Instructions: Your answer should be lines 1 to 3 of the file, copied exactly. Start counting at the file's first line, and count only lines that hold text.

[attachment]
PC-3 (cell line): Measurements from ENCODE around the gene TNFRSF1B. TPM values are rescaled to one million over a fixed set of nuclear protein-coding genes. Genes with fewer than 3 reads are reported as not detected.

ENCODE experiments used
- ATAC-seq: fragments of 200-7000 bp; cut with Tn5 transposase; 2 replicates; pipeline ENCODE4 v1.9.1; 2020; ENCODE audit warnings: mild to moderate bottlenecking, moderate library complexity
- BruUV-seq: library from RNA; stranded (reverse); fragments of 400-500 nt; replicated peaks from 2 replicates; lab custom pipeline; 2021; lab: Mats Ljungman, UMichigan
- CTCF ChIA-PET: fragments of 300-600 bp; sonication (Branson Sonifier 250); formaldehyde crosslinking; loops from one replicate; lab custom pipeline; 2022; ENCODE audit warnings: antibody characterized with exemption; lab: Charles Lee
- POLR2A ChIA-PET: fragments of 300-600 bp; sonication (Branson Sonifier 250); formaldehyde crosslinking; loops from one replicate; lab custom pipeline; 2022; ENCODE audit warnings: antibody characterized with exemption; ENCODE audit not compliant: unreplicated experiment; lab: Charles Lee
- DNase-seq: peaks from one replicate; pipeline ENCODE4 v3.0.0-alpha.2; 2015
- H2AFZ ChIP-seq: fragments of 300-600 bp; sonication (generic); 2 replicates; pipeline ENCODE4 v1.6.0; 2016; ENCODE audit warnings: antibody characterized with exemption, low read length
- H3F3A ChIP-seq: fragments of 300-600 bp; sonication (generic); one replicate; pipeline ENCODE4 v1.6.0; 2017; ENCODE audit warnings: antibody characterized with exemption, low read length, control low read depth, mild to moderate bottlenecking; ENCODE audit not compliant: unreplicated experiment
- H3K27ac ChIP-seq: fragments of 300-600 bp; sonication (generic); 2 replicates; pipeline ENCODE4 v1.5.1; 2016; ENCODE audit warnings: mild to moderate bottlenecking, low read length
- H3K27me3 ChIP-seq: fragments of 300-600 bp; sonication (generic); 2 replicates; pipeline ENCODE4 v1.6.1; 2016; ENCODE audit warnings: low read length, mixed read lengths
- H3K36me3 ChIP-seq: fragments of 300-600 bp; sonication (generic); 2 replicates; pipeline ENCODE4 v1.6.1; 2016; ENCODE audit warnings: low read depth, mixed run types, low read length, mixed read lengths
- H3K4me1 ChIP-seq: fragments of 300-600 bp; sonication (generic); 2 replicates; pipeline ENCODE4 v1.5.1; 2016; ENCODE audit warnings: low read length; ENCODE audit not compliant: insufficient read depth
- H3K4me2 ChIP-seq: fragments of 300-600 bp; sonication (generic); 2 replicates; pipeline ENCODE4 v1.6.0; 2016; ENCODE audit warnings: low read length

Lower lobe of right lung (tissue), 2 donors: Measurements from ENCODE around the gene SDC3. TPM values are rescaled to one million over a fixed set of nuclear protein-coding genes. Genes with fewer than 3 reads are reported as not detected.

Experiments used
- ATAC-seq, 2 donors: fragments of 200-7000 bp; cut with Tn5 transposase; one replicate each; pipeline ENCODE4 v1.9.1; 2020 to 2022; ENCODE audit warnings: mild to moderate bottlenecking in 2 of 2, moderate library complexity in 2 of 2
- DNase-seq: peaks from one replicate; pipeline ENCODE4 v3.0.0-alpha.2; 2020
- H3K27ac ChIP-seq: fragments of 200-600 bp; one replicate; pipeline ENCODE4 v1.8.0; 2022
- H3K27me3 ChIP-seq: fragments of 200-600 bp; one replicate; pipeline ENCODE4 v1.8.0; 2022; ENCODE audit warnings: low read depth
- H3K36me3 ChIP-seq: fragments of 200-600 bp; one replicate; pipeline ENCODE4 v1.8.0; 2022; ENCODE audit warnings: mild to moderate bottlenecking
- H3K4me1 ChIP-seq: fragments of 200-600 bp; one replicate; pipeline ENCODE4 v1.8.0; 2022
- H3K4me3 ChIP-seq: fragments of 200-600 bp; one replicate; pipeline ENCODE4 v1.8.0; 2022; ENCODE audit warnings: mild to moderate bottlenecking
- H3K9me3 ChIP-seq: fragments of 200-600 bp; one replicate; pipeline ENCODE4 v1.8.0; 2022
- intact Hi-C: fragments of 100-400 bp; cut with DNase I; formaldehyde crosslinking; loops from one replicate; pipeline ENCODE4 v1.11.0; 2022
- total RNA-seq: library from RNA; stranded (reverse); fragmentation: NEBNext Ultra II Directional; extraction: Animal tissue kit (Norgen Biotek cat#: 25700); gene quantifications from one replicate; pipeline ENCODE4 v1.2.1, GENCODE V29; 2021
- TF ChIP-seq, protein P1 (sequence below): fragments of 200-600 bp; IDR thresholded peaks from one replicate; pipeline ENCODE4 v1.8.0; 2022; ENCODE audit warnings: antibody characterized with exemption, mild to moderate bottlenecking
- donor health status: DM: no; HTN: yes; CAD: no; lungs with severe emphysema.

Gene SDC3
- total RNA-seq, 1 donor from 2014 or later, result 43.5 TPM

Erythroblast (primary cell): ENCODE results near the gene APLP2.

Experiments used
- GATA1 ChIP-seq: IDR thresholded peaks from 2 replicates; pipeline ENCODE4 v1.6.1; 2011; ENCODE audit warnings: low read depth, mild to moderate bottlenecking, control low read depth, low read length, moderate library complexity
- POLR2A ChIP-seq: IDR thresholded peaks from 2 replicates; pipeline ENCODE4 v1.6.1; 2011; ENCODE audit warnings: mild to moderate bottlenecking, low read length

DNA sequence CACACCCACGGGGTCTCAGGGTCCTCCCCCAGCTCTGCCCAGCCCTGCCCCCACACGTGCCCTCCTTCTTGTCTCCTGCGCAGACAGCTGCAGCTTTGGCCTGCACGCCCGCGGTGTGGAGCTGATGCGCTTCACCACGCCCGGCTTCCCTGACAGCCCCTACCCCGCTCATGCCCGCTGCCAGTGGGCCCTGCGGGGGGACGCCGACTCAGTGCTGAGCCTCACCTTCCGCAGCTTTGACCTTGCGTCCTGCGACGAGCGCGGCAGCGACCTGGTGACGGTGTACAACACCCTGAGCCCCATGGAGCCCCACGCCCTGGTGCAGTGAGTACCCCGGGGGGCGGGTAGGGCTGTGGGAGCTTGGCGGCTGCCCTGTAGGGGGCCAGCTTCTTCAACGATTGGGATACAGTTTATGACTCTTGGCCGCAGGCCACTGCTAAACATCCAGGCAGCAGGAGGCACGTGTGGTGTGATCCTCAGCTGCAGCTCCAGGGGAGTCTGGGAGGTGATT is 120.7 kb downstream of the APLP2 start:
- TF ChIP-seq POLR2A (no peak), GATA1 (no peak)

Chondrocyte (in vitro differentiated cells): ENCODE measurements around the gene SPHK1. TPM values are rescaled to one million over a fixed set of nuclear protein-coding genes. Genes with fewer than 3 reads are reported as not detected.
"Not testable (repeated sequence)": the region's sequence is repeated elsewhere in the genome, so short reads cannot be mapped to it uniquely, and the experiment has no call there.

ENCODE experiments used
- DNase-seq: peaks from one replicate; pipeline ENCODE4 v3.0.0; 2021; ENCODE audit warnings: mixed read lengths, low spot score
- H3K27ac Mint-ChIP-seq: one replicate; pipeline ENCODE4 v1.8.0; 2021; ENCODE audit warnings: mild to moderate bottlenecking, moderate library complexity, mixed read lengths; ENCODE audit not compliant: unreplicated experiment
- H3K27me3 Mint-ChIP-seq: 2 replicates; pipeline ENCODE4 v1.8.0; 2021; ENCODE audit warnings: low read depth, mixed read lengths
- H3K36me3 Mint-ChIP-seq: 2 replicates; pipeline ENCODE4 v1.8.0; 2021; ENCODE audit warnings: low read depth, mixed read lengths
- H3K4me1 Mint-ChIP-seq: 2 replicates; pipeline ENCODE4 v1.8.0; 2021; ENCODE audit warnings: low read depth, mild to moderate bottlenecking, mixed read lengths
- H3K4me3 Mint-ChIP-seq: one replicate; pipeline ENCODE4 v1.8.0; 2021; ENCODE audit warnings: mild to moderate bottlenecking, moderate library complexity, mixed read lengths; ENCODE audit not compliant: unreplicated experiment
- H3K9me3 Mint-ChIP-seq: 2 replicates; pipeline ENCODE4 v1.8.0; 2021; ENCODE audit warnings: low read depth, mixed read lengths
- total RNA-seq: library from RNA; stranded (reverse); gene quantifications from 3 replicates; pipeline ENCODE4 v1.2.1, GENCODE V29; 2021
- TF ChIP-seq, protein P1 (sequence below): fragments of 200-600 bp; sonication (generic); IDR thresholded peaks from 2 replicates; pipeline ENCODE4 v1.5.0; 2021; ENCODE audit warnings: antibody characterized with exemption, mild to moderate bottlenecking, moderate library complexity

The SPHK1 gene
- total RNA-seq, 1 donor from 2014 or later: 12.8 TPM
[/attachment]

PC-3 (cell line): Measurements from ENCODE around the gene TNFRSF1B. TPM values are rescaled to one million over a fixed set of nuclear protein-coding genes. Genes with fewer than 3 reads are reported as not detected.

ENCODE experiments used
- ATAC-seq: fragments of 200-7000 bp; cut with Tn5 transposase; 2 replicates; pipeline ENCODE4 v1.9.1; 2020; ENCODE audit warnings: mild to moderate bottlenecking, moderate library complexity